Recife is a large city by the coast in Brazil, home to both the very wealthy and the very poor, and music critic Clara (Sonia Braga) has made her home by the shore in an old nineteen-forties-era apartment for some decades now, indeed she plans live the rest of her life there. She has reached that stage at age sixty-five when she cannot help but look back on her time on Planet Earth and weigh up where she went right and where she went wrong; she certainly does not regret her devotion to music and her apartment is filled with vinyl and cassettes that she plays every day. She recalls her Aunt Lucia's seventieth back in 1980, and what she must have been thinking as her family celebrated her milestone, and begins to wonder...
Aquarius is a film that would mean a lot more to Brazilians than anyone else, and thanks to a powerhouse performance from local icon Braga, one of the most rounded readings of a character in any film from the twenty-tens, it seemed like a shoo-in for awards season at which many expected it to clean up. However, what an outside observer may not have twigged was that director Kleber Mendonça Filho was putting across a highly-charged political message to his fellow countrymen, a warning of how the corporations and developers were riding roughshod over their society all to ensure they would maximise their already substantial profits, and to Hell with anyone who sought to stand in their way.
Or even stand up for themselves against this onslaught of so-called civic improvement which according to this was seeing perfectly serviceable and habitable property demolished so that far more expensive buildings could be put up in their place. We have all heard the venerable tale of the little old lady who refuses to sell out her apartment when the developers move in after chasing away everyone else with promises of monetary compensation that would represent a pittance compared to how much the corporations would make if their projects went ahead, it happens in real life as well as fiction, so much so that Filho risked turning his production into a cliché, but it's not all about the story, it's how you tell it too.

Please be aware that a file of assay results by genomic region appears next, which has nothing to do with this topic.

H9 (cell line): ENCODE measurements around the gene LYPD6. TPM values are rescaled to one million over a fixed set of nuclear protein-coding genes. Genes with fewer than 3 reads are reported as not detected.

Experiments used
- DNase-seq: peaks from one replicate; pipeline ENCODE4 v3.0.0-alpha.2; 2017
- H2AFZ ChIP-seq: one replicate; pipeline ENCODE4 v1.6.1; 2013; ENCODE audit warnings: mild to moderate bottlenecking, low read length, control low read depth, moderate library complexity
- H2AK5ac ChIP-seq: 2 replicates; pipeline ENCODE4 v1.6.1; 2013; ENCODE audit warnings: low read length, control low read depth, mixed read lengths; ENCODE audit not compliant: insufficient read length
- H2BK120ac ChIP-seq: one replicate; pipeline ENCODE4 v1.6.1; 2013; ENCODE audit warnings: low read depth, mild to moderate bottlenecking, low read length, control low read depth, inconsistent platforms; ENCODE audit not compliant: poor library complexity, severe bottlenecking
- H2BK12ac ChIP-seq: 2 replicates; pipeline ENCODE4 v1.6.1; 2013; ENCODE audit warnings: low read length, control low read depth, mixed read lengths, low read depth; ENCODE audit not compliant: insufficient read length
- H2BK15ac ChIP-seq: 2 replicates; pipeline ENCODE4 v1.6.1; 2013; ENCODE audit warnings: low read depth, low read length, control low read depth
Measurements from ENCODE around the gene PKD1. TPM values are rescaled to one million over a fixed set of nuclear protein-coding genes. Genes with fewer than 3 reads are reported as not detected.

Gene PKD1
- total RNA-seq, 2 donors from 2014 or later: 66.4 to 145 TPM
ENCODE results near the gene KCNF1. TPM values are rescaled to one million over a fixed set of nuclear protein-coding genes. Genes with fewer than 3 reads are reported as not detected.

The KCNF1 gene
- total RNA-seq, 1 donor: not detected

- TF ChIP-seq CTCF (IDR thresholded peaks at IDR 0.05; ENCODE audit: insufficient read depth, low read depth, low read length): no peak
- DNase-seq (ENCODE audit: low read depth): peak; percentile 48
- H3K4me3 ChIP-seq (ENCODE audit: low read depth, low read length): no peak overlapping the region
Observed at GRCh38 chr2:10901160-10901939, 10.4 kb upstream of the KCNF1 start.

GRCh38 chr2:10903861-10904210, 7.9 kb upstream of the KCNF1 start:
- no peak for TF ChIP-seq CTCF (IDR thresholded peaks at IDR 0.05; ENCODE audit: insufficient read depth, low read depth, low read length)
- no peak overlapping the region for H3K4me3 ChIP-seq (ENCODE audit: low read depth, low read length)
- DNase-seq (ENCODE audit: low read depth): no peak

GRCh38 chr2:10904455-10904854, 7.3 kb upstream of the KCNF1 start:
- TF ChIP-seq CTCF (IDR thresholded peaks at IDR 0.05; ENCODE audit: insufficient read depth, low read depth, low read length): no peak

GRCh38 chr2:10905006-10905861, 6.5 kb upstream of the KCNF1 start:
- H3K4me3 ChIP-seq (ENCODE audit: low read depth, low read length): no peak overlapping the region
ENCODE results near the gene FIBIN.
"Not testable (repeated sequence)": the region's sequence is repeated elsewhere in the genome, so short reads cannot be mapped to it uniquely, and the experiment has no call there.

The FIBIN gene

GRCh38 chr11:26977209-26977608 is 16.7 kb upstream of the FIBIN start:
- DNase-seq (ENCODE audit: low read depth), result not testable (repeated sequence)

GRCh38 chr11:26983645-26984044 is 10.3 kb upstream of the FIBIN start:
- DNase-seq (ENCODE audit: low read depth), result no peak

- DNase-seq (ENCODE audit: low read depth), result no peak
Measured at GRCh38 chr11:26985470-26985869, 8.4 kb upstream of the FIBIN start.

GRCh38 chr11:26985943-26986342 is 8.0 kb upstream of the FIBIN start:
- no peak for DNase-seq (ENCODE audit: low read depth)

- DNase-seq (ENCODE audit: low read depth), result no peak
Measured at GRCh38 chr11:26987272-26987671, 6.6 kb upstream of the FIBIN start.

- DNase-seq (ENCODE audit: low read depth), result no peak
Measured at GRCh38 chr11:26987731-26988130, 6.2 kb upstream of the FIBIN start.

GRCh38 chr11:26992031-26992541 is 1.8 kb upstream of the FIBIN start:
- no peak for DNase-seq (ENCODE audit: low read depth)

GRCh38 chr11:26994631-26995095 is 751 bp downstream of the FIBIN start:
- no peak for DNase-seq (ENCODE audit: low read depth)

As a result, Aquarius found itself blackballed by the Brazilian authorities and in effect lost out on its opportunity for, say, an Oscar nomination or two (Braga must have been a strong contender had things have worked out), and in its native land it turned into a cause celebre as Filho and his fellow filmmakers started using it as a support for their political messages against what they regarded as an oppressive government. Of course, once all this happens the benefits of the original work begin to be lost as it becomes an emblem rather than a piece of vital cinema, and it was true a non-Brazilian may watch this and wonder what the fuss was about since issues so local to this were not always going to translate to the worldwide audience. This was where Braga shone, for by keeping the indomitable Clara at the heart of the plot, she offered a way in.
What was densely packed with allusions to how this nation's life was lived grew more understandable because of the leading lady, since the injustice she faces when the developers attempt to force her out of her apartment as she is the sole remaining resident which is standing in their way to make even more moolah was something everyone could relate to. Oddly, Filho also chose to include a healthy (and at times unhealthy) sexual element, which was valid in fleshing out the needs and desires of Clara, but also extended to an orgy scene when the businessmen make life difficult for her by holding a disruptive and deafening party in the place above hers. This was not a sexploitation movie, but that he felt this was necessary spoke to a lapse of judgement as you imagine Aquarius could have been seen by a wider audience had he not put the lurid aspects in as well. Still, it was Braga's show, at least as far as the acting went, proving what many actresses her age do not often get to, that she was as vital as anyone taking the lead in a movie, more so in many cases.